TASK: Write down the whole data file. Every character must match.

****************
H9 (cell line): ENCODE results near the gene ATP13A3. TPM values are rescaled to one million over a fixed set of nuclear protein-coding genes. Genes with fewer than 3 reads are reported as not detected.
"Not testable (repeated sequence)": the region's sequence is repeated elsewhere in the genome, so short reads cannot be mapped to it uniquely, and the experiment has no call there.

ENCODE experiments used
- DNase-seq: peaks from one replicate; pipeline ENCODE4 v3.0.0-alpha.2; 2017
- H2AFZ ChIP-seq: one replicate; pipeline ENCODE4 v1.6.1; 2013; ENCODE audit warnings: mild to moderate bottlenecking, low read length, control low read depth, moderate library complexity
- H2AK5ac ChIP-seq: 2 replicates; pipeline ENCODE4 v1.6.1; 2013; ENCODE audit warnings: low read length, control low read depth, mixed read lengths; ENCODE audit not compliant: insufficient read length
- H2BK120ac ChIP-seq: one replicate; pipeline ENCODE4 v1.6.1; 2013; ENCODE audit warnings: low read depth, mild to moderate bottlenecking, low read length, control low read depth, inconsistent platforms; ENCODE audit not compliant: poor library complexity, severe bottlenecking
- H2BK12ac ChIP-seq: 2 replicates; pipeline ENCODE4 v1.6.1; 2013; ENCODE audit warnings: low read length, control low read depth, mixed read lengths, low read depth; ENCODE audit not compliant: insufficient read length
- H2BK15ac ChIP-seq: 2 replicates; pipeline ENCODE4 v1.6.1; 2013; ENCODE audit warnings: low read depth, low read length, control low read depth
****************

H9 (cell line): ENCODE results near the gene ATP13A3. TPM values are rescaled to one million over a fixed set of nuclear protein-coding genes. Genes with fewer than 3 reads are reported as not detected.
"Not testable (repeated sequence)": the region's sequence is repeated elsewhere in the genome, so short reads cannot be mapped to it uniquely, and the experiment has no call there.

ENCODE experiments used
- DNase-seq: peaks from one replicate; pipeline ENCODE4 v3.0.0-alpha.2; 2017
- H2AFZ ChIP-seq: one replicate; pipeline ENCODE4 v1.6.1; 2013; ENCODE audit warnings: mild to moderate bottlenecking, low read length, control low read depth, moderate library complexity
- H2AK5ac ChIP-seq: 2 replicates; pipeline ENCODE4 v1.6.1; 2013; ENCODE audit warnings: low read length, control low read depth, mixed read lengths; ENCODE audit not compliant: insufficient read length
- H2BK120ac ChIP-seq: one replicate; pipeline ENCODE4 v1.6.1; 2013; ENCODE audit warnings: low read depth, mild to moderate bottlenecking, low read length, control low read depth, inconsistent platforms; ENCODE audit not compliant: poor library complexity, severe bottlenecking
- H2BK12ac ChIP-seq: 2 replicates; pipeline ENCODE4 v1.6.1; 2013; ENCODE audit warnings: low read length, control low read depth, mixed read lengths, low read depth; ENCODE audit not compliant: insufficient read length
- H2BK15ac ChIP-seq: 2 replicates; pipeline ENCODE4 v1.6.1; 2013; ENCODE audit warnings: low read depth, low read length, control low read depth